floodgates to the millions and millions and millions of dollars the American recording artists
have been unable to collect all of these years because there has been no reciprocity.
The overseas
should be literally lifechanging for so many artists and their families.

AM/FM radio stations are the only media that does not compensate artists for their musical
performances. AM/FM radio is
the only industry group that feels it can take intellectual property
created by others and simply use it for their personal pecuniary gain without
permission or
the creators. It is decades long overdue for the Terrestrial Radio Stations to stop
their practice of
using the artists talents like their property reminiscent of their being their
indentured servants
, lacking in rights and respect.
Let us also be clear, we are more than mildly alarmed and disappointed that many of you have
cosponsored or signed on in support of the NAB’s LRFA.

Our opposition to LRFA is based on several reasons because their resolution and bill reinforces
the continued practice of using our family members and their peers, by exploiting, without
compensation, all American recording artists.

Quite frankly
, it makes it more offensive to us that you would continue to allow the use of the
talents of our
parents and other family members, all of whom are black legacy recording artist.

For us, to hear the NAB claim that passage of a bill that finally would compensate hundreds if
not thousands of black artists would somehow put small minority owned radio stations that
couldn’t afford $500 a year out of business, thereby devastating low income communities where
black and Latino reside is intolerable.

Congressman Darrell Issa, during the hearing, made it very clear that Sam Moore and his wife
Joyce, through the 501(c)(3) charitable foundation, The Soul Arts And Music Foundation, would
pay for any of those $10, $100 or $500 only annual fees of the designated small or small local
neighborhood FCC licensed radio stations that earn not more than $1,500,000 annually or less.
Any of those specific designated stations that could not pay some or all of those $10, $100 or
$500 amounts can be covered through an application through a hardship grants program that
would be immediately implemented at the Foundation. Sam and Joyce Moore have indicated
that, if it’s necessary that commitment could be written into the actual bill language for a period
of the first two years forward of the passage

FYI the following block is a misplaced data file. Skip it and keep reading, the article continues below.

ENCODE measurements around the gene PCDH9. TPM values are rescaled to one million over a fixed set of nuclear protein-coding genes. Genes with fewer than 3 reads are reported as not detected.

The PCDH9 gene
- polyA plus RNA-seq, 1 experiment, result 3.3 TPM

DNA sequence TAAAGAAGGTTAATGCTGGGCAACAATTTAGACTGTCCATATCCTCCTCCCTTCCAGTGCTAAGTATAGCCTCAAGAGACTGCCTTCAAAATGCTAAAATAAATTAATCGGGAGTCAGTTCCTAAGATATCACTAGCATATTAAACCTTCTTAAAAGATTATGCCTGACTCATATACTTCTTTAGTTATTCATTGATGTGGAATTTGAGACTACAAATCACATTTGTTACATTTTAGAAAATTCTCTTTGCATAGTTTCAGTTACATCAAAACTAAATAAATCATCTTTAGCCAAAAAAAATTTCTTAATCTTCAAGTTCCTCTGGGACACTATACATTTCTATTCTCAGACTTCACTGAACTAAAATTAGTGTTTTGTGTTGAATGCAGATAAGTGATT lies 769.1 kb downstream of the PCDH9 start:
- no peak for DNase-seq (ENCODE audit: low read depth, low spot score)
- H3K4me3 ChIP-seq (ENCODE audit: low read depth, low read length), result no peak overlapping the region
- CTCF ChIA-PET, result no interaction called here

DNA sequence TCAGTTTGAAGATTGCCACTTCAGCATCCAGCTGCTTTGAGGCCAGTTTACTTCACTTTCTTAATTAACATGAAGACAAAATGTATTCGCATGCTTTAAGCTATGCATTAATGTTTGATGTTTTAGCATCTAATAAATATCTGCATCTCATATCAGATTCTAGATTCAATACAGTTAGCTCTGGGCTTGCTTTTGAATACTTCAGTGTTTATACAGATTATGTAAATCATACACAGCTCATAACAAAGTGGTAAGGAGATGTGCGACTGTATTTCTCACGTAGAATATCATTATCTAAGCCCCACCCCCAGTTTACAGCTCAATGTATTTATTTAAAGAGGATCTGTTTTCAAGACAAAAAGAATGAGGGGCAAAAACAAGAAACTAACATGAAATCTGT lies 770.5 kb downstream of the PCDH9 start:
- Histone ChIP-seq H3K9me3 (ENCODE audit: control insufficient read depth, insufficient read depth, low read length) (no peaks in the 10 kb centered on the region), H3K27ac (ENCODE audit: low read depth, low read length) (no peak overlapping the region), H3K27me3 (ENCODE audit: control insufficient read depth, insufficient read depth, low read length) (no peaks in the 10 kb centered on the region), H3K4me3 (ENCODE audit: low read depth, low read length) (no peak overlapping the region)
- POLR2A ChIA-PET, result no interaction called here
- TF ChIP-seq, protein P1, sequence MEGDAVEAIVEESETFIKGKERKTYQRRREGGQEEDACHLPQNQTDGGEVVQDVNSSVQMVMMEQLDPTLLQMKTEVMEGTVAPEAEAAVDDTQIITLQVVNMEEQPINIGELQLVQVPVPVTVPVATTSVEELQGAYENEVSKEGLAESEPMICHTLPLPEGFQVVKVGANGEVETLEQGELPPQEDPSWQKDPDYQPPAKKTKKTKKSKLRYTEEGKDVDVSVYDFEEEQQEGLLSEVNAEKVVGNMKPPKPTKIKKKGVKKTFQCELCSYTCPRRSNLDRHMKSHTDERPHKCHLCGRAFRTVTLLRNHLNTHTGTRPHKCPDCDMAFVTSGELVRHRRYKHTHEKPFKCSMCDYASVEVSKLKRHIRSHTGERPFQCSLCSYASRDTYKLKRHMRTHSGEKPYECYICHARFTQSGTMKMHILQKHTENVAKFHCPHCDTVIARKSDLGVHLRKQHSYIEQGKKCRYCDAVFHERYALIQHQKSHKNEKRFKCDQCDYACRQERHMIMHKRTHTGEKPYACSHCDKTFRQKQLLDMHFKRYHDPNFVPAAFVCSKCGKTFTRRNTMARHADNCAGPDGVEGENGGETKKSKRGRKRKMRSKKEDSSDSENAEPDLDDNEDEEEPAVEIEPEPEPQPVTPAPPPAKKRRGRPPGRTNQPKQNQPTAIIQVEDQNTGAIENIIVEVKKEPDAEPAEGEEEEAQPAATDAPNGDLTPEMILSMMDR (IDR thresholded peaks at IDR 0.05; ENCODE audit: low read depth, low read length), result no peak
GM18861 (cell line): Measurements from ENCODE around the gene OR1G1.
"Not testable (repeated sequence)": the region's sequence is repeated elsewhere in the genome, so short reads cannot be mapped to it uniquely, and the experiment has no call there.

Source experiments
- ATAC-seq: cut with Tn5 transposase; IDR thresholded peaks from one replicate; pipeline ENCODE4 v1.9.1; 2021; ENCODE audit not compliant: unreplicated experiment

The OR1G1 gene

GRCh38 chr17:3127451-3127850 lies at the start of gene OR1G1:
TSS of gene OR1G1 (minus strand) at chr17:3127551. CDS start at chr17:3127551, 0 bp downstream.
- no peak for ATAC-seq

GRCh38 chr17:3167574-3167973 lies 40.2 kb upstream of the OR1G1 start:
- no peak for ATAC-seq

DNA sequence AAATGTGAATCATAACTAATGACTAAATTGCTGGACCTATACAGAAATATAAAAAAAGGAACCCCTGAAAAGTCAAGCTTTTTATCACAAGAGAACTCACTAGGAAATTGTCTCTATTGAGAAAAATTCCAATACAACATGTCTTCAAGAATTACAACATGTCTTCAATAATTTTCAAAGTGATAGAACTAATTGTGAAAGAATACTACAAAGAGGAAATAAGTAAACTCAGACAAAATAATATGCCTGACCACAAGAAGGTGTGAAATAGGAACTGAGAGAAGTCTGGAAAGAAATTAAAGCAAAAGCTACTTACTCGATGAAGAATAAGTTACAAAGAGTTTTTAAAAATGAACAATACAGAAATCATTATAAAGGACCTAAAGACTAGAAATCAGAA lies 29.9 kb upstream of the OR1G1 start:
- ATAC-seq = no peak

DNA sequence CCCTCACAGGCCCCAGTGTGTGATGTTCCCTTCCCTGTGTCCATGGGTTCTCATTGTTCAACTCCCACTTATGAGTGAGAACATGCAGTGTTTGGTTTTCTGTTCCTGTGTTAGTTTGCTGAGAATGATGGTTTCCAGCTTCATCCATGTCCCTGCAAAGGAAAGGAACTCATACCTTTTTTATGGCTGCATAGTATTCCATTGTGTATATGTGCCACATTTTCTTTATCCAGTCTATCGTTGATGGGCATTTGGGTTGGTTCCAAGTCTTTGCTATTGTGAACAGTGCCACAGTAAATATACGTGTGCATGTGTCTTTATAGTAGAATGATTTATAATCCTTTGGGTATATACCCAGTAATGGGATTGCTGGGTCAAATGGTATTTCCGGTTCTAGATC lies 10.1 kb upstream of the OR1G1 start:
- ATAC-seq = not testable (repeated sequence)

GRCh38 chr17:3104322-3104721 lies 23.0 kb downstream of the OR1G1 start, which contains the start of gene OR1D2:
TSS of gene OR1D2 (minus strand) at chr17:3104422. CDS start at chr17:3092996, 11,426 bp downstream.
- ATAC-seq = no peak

of the American Music Fairness Act with an annual
evaluation by The Foundation to continue the program. They believe that a twoyear
assistance program
window should be more than sufficient incentive to the radio stations.

It feels like we have to remind everyone that all of our parents and our relatives and most of their
peers began their careers during the height of segregation and The Jim Crow Era which
represented a time in our country where treating blacks as secondclass people without any of the
rights they were to be endowed with as Americans because in those days segregation was
unfortunately the norm in society. While those policies thanks to Dr. Martin Luther King, Jr.,
(himself a vocal performing recording artist whose estate has also never been compensated for
the broadcasts of his recorded speeches), do not exist anymore except perhaps i where the last
vestige of it seems alive and well in reality and the mentality of Terrestrial Radio.

Our moms and dads faced incredible discriminatory barriers, yet, they persevered, produced an
amazing body of creative musical artistry that remains cherished to this day by all Americans
and the world. Sadly, a
world that collects but does not pay over the compensation they collect
is not distributed to our families because there is no reciprocity, because of “the loophole”.
Congress has
failed for decades to correct the wrong by never passing a broadcast performance
right for the broadcast of our parents live
performances that were captured on tape and turned
into sound recordings.

It wasn’t made clear enough during the hearing or above in this letter, that the monies, the
hundreds of millions of dollars collected annually in the name of every single American
recording artist, including our parents, around the rest of the world and captured on a countryby
country collection society basis, eventually gets reinvested into those individual countries’ arts
and cultural programs. In other words, our parents, all of their peers and every American
recording artist is actually paying to foster and support The Arts including educating the children
of those countries about their cultural history.

On the other side of th
at coin, many of us have lived hard. An example Stacy Womack
Henderson’s little sister
Sugar was four (4) years old when their mom, Mary Wells passed away
in 1991.
Stacy, in her early 20’s took custody of Sugar. At the time, Stacy was living in a one

Thanking you in advance for your consideration and cooperation in making our request reality.

Authorized 2 signature pages of the adult children/relatives/rights holders of Nat King
Cole, the sisters of, Natalie Cole, Issac Hayes, Clyde McPhatter, Dave Prater Jr. Billy Preston,
Otis Redding, David Ruffin, Mary Wells, Jackie Wilson, Mary Wilson, Cecil Womack and niece
of Bobby Womack together with John Edwards, Sam and Joyce Moore are annexed and attached

Roger Friedman
Roger Friedmanhttps://www.showbiz411.com
Roger Friedman began his Showbiz411 column in April 2009 after 10 years with Fox News, where he created the Fox411 column. His movie reviews are carried by Rotten Tomatoes, and he is a member of both the movie and TV branches of the Critics Choice Awards. His articles have appeared in dozens of publications over the years including New York Magazine, where he wrote the Intelligencer column in the mid 90s and covered the OJ Simpson trial, and Fox News (when it wasn't so crazy) where he covered Michael Jackson. He is also the writer and co-producer of "Only the Strong Survive," a selection of the Cannes, Sundance, and Telluride Film festivals, directed by DA Pennebaker and Chris Hegedus.